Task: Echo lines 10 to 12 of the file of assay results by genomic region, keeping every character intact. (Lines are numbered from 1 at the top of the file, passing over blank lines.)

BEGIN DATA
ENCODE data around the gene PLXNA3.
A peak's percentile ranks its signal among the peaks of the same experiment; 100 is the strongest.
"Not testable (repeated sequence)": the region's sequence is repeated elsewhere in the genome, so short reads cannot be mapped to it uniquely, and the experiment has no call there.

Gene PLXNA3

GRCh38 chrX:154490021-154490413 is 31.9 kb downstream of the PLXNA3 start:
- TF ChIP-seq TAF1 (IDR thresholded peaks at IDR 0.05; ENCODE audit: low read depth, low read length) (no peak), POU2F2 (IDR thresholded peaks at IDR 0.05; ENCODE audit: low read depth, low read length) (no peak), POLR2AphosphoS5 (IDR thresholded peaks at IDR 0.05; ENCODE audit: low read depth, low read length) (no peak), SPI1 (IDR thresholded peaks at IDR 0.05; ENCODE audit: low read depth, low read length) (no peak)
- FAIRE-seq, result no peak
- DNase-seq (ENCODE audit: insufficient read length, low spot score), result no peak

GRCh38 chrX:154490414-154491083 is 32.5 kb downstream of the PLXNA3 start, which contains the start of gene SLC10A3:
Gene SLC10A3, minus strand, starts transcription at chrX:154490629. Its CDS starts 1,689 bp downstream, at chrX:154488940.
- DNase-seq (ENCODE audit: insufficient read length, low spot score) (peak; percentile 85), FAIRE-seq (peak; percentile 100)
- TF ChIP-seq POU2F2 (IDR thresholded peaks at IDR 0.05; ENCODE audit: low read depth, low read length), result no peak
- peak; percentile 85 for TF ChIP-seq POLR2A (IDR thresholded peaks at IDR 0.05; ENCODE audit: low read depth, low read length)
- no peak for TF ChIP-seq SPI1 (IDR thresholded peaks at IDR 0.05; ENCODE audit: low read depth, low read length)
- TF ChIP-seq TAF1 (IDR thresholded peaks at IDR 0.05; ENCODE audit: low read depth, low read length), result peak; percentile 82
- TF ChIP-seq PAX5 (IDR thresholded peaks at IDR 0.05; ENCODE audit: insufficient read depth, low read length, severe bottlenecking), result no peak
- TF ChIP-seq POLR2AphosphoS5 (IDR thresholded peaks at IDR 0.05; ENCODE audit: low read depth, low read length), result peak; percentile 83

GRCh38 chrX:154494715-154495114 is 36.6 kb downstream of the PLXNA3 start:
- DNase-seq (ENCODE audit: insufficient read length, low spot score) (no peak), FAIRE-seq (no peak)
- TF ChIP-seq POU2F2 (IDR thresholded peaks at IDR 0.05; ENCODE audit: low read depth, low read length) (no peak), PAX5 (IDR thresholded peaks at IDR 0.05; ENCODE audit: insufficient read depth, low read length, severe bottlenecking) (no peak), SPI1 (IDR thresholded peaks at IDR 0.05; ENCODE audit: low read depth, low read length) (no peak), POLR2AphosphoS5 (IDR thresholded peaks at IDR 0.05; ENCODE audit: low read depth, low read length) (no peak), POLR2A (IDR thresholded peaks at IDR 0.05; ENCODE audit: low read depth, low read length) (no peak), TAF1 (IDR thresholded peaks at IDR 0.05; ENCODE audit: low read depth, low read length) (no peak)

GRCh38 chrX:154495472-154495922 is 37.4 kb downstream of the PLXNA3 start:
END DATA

Gene SLC10A3, minus strand, starts transcription at chrX:154490629. Its CDS starts 1,689 bp downstream, at chrX:154488940.
- DNase-seq (ENCODE audit: insufficient read length, low spot score) (peak; percentile 85), FAIRE-seq (peak; percentile 100)
- TF ChIP-seq POU2F2 (IDR thresholded peaks at IDR 0.05; ENCODE audit: low read depth, low read length), result no peak